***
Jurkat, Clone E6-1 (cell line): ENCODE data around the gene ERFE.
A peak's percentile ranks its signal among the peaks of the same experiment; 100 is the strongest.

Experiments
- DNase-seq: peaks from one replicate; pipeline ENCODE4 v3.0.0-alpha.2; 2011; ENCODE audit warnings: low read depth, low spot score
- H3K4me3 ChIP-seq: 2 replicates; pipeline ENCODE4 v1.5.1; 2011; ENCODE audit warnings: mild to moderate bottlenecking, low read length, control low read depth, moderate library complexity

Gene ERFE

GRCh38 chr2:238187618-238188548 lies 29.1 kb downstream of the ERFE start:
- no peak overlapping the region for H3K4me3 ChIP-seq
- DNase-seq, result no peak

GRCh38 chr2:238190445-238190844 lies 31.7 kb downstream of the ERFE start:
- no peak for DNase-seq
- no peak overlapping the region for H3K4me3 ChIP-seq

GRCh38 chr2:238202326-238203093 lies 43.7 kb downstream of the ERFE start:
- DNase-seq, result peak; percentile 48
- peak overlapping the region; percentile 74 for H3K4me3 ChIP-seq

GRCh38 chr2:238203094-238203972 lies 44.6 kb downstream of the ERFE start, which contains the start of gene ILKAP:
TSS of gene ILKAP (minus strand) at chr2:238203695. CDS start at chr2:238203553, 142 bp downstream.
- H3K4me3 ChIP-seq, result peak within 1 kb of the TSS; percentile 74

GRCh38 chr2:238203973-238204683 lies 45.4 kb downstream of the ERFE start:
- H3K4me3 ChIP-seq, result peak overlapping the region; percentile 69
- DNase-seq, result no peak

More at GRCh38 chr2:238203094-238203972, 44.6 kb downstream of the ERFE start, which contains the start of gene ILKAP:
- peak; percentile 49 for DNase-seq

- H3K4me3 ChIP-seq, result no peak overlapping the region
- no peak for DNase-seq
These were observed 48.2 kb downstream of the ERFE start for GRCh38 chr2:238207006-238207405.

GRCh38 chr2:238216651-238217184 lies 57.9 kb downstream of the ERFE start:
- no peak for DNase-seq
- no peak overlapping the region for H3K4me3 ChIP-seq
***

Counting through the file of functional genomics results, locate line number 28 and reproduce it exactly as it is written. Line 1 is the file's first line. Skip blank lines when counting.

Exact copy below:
- no peak for DNase-seq